Aphrodisiacs — foods, herbs or
aromas said to enhance sex drive and
performance — have been around for
centuries. The term comes from the Greek
goddess of love, Aphrodite. The first
aphrodisiac that Greeks consumed were
parts of Aphrodite’s sacred totem animal,
sparrows, including their heart and brain.
Up until the 18th century, most aphrodisiac recipes
were created by Galen, a Roman physician. He
theorized that warm, moist food and heavily-peppered
fare would serve as good aphrodisiacs. During this
time, there was little distinction between lust and
sexual function. As a result, consuming aphrodisiacs
was long thought to cure impotence and infertility.
People consumed food shaped like thighs or
genitals, such as mandrake roots and oysters, in
order to increase their fertility. Malnutrition was
rampant, which affected fertility and the ability to
perform, so aphrodisiacs of the time were foods
with high nutritional value. By consuming these
nutritionally rich foods, amour returned.
Today, we know aphrodisiacs can’t cure infertility
or impotence. Users of modern aphrodisiacs instead
bank on the ability to increase lust or sexual desire.
Fruits of the Womb
Bananas possess an obvious shape, but it’s
an invisible ingredient that increases desire.
Bananas contain an enzyme called bromelain,
said to increase male performance. They also
contain high amounts of potassium and vitamin
B, necessary for sex hormone production.
Strawberries, known as fruit nipples, have long
been considered symbols of love: They’ve appeared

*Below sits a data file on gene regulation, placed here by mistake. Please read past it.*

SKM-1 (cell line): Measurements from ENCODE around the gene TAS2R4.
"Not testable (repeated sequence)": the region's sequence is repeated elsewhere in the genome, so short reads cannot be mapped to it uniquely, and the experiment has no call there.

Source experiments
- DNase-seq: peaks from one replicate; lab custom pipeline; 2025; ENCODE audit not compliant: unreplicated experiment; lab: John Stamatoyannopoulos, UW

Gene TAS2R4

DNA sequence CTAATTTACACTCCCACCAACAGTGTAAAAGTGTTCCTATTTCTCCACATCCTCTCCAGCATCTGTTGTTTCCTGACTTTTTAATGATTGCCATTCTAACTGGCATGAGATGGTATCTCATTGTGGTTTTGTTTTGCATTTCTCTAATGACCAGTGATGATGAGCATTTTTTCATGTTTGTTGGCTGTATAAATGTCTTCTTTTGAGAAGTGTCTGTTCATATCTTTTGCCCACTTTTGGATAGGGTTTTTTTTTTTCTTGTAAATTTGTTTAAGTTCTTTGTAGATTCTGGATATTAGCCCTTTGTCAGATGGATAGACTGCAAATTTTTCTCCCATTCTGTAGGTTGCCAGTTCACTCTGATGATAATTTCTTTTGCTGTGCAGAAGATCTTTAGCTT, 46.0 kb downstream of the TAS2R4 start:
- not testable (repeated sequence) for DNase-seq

in art and poetry since 200 B.C. The enormous
amount of seeds, representative of fertility, is thought
to have inspired their identity as an aphrodisiac.
But appearance isn’t everything: Like bananas,
strawberries contain potassium, vitamin C, folic acid
and iron; all of which are said to boost libido.
To ease that full feeling after a romantic meal,
indulge in some digestion-aiding pineapple. It
will not only leave you feeling less bloated, but
this vitamin C rich fruit fights impotence.
Liquor, Chocolate and Carrots?
Of all aphrodisiacs past and present, alcohol has never
left the list. Most people are well aware of alcohol’s
relaxing effects, and this is exactly what makes it a
good aphrodisiac. However, a line from “Macbeth”
contains this appeal to moderation: “[Alcohol]
increases the desire, but takes away the performance.”
The Aztecs considered chocolate the “nourishment
of the Gods.” Luckily, today chocolate is available for
mortal consumption. The Aztec emperor, Montezuma,
is said to have drank 50 goblets of melted chocolate
a day in his quest to sleep with 600 women. Instead
of nutritional value, the chemicals in chocolate are
said to affect neurotransmitters in the brain. They
increase serotonin and phenylethyalanine levels,
which control your mood and cause you to fall in love.
Beyond improved vision, carrots may improve
male bedroom performance. Their phallic shape has
made them a staple since ancient times, and Early
Middle Eastern royalty would consume carrots to
aid in seduction. They’re high in vitamins and betacarotene,
which have a positive effect on sex hormones.
On top of foods that can be consumed alone,
there are ingredients that can be added to any
dish to spice up passion.
Garlic, mostly known for causing bad breath, is
believed to increase sexual desire, as well as blood
flow, which is beneficial in the treatement of
impotence in men. To avoid being the only one
covered in the clove’s perfume, it’s advisable that
both partners partake of it together.
The almond is a long-standing symbol of fertility,
and has been considered an aphrodisiac since
biblical times. If you’re looking to pique your lady’s
interest, have her eat some or find a scented candle.
The scent is what is believed to arouse women.
Like many aphrodisiacs, almonds are high in
vitamin E and considered the “sex vitamin.”
So, the next time you plan a romantic dinner for two,
try incorporating one or more of these foods in the mix.
You just might end your night in the bedroom.